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New Regulations In Oil Industry Seeks Forex Parity

Nigeria Spends N756.99bn On Petrol Subsidy In Seven Months

The Technical Committee on Premium Motor Spirit (PMS) Pricing Framework, has issued new regulations on the pricing, importation, and distribution of petroleum products in Nigeria, including the parity of forex for marketers.

On December 14, 2020, a technical committee was established by the Minister of Labour and Employment, Chris Ngige, installing Onochie Azubuike Anyaoku as the chairman of the committee.

The committee was tasked with creating a workable framework that will calibrate the price of Petroleum Motor Spirit (PMS).

Following the release of the new guidelines, stakeholders in the oil sector like the Nigeria Union of Petroleum and Natural Gas Workers (NUPENG) said that it was studying the newly-adopted regulations.

In the committee’s framework, there is a provision of a single forex window for importers of petroleum products into Nigeria and for the Nigeria National Petroleum Corporation (NNPC) – the regulator of petroleum in Nigeria.

A monthly pricing guide will be issued by the Petroleum Products Pricing Regulatory Agency (PPPRA), according to the new regulations.

Anyaoku, in the report, stated that the continuous non-adoption of a common exchange rate would become an avenue to exploit Nigerians by market players.

He said that unifying the exchange rate is the most effective way to liberalise the oil sector and that there would be a healthy level of competition among players leading to a fair price.

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He said that the charges of the Nigeria Ports Authority (NPA) and the Nigerian Maritime Administration (NIMASA) were paid in dollars, causing marketers to seek forex from the parallel market.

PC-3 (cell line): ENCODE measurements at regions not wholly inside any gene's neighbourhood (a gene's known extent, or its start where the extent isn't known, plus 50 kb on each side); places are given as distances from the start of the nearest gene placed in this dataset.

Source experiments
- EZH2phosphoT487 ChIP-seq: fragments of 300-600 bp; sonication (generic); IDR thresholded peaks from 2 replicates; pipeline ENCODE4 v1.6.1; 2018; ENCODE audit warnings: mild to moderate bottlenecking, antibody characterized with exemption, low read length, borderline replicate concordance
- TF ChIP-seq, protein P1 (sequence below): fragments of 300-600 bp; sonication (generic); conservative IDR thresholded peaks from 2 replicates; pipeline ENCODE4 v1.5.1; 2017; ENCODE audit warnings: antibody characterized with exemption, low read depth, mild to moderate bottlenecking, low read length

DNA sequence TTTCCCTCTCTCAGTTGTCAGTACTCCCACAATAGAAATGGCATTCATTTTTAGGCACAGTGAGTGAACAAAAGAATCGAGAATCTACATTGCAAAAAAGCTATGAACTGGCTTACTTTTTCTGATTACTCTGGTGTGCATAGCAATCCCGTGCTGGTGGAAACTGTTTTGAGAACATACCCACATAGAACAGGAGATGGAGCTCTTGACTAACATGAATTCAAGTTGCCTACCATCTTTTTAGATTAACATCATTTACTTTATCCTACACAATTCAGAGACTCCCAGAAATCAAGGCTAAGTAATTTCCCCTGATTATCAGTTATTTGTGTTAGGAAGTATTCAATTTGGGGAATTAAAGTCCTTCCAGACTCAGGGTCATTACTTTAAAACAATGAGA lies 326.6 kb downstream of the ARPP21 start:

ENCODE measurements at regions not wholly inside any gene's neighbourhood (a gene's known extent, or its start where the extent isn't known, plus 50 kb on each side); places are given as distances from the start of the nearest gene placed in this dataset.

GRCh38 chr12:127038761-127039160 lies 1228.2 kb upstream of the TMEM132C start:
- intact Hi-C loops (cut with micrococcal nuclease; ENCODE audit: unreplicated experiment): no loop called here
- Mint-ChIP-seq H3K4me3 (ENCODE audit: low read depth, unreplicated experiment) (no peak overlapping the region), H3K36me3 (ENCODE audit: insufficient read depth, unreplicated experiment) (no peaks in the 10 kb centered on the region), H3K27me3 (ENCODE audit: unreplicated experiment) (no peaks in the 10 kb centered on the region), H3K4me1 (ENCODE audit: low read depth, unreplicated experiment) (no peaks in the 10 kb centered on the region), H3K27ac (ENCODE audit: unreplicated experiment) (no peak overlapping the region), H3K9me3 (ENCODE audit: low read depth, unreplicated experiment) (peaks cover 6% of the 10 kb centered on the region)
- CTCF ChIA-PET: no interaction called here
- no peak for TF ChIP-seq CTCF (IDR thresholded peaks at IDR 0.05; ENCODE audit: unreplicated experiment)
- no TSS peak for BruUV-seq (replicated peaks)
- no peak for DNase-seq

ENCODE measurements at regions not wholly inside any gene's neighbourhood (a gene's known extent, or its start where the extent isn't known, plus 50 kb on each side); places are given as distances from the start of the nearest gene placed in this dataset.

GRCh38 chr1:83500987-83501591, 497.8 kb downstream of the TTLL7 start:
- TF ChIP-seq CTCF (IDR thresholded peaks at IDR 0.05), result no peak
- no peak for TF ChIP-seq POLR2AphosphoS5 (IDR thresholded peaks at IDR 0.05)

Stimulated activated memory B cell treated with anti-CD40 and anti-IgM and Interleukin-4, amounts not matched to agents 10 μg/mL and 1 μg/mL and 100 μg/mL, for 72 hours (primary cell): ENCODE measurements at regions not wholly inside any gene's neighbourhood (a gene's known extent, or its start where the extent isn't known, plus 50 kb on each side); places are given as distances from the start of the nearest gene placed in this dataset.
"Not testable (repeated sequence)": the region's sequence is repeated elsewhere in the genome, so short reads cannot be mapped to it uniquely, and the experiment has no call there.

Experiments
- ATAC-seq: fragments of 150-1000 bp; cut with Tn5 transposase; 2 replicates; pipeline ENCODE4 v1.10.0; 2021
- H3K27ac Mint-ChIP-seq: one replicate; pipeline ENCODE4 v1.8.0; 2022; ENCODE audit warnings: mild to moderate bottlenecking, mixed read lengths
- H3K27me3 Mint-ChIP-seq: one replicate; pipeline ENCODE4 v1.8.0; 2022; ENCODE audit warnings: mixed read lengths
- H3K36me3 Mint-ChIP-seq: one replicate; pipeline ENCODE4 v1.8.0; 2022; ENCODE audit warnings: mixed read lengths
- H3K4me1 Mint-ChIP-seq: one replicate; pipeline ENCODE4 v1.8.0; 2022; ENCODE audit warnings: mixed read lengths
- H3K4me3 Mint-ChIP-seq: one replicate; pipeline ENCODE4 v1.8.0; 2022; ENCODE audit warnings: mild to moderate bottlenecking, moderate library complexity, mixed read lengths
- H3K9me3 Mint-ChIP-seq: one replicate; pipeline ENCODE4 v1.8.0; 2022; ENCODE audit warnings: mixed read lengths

Anyaoku stated that the purchasing of forex at the parallel market forces a rise in pump price.

He said, “Non-adoption of common exchange rate will expose Nigerians to exploitation by market participants. Universal exchange rate is the most effective way of liberalising the sector and introducing competitiveness that will ultimately lead to fair price.

“On lightering expense, about 70 per cent of the ship to ship happen in the Lagos area. NPA and NIMASA charges are paid in U.S. dollars.

“Marketers are compelled to source forex from the parallel market to pay the charges, thereby leading to higher pump price. This is responsible for the lightering expense of about N4 per litre.”

Technical Committee’s Suggestion

The committee suggested that the NPA and NIMASA slashed their charges by 50 percent to reduce the cost of the pump price.

It called on key players like the Petroleum and Natural Gas Senior Staff Association of Nigeria (PENGASSAN), NUPENG, Trade Union Congress (TUC), and the Nigeria Labour Congress (NLC) to sit in meetings where the prices of oil are determined with stakeholders.

About Author

Kindness Udoh is a writer and media enthusiast with vast experience in journalism, copywriting, and features across beats. He also has professional certifications in creative writing. You can reach him via [email protected]

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